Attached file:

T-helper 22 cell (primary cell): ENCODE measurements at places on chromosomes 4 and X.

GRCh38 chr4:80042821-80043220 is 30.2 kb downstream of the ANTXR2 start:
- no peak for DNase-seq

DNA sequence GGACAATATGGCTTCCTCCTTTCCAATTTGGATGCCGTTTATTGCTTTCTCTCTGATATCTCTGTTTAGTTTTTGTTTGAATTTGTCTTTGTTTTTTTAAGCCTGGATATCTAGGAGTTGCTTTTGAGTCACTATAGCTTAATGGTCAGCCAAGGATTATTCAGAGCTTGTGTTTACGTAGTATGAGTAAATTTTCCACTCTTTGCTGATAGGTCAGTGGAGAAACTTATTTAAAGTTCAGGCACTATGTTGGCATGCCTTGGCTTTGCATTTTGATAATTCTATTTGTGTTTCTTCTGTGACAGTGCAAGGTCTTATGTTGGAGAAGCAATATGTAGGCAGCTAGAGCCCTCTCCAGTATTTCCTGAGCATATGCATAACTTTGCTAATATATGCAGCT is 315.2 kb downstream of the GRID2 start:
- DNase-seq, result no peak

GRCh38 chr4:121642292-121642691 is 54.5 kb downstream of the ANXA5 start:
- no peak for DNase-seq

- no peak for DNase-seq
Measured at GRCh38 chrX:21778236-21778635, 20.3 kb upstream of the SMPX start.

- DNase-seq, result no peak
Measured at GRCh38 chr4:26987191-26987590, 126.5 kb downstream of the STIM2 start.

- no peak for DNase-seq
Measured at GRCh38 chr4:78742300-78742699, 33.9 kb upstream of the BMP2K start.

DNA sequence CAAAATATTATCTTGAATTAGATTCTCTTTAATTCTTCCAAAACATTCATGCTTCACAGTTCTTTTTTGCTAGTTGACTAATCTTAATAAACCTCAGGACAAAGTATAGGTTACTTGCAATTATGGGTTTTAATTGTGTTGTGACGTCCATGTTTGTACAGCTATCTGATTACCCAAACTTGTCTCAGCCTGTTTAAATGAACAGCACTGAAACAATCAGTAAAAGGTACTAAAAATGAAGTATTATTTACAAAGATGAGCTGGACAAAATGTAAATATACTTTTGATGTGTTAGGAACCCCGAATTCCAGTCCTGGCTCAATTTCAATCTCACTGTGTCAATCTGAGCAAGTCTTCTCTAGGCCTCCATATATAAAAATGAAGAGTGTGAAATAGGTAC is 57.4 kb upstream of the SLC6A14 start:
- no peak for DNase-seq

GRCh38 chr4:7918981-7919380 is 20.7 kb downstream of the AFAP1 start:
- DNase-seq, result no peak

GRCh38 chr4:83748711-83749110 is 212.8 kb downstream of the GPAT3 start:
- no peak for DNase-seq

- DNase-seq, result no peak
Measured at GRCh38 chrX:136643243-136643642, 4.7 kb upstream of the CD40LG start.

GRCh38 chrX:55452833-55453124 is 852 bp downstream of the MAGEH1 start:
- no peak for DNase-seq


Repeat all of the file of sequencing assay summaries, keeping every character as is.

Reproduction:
T-helper 22 cell (primary cell): ENCODE measurements at places on chromosomes 4 and X.

GRCh38 chr4:80042821-80043220 is 30.2 kb downstream of the ANTXR2 start:
- no peak for DNase-seq

DNA sequence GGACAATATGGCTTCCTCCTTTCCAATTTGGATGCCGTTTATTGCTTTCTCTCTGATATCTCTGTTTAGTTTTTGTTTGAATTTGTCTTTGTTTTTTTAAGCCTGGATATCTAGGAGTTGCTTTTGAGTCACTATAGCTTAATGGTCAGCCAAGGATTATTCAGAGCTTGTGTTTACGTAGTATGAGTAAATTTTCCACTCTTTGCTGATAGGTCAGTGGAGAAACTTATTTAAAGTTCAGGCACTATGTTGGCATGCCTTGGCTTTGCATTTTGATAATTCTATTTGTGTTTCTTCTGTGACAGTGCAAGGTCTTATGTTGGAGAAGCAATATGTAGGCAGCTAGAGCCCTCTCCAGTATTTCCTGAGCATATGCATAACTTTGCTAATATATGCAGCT is 315.2 kb downstream of the GRID2 start:
- DNase-seq, result no peak

GRCh38 chr4:121642292-121642691 is 54.5 kb downstream of the ANXA5 start:
- no peak for DNase-seq

- no peak for DNase-seq
Measured at GRCh38 chrX:21778236-21778635, 20.3 kb upstream of the SMPX start.

- DNase-seq, result no peak
Measured at GRCh38 chr4:26987191-26987590, 126.5 kb downstream of the STIM2 start.

- no peak for DNase-seq
Measured at GRCh38 chr4:78742300-78742699, 33.9 kb upstream of the BMP2K start.

DNA sequence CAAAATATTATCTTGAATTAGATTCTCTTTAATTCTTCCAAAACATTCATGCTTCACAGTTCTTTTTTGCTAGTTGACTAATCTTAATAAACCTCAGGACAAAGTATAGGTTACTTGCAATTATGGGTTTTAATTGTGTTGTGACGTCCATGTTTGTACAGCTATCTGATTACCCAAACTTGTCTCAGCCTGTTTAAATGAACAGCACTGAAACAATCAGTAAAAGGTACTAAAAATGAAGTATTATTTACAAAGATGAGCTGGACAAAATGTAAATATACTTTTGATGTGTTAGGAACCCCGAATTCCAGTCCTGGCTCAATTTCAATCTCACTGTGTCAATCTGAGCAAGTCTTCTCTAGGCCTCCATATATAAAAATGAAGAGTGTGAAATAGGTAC is 57.4 kb upstream of the SLC6A14 start:
- no peak for DNase-seq

GRCh38 chr4:7918981-7919380 is 20.7 kb downstream of the AFAP1 start:
- DNase-seq, result no peak

GRCh38 chr4:83748711-83749110 is 212.8 kb downstream of the GPAT3 start:
- no peak for DNase-seq

- DNase-seq, result no peak
Measured at GRCh38 chrX:136643243-136643642, 4.7 kb upstream of the CD40LG start.

GRCh38 chrX:55452833-55453124 is 852 bp downstream of the MAGEH1 start:
- no peak for DNase-seq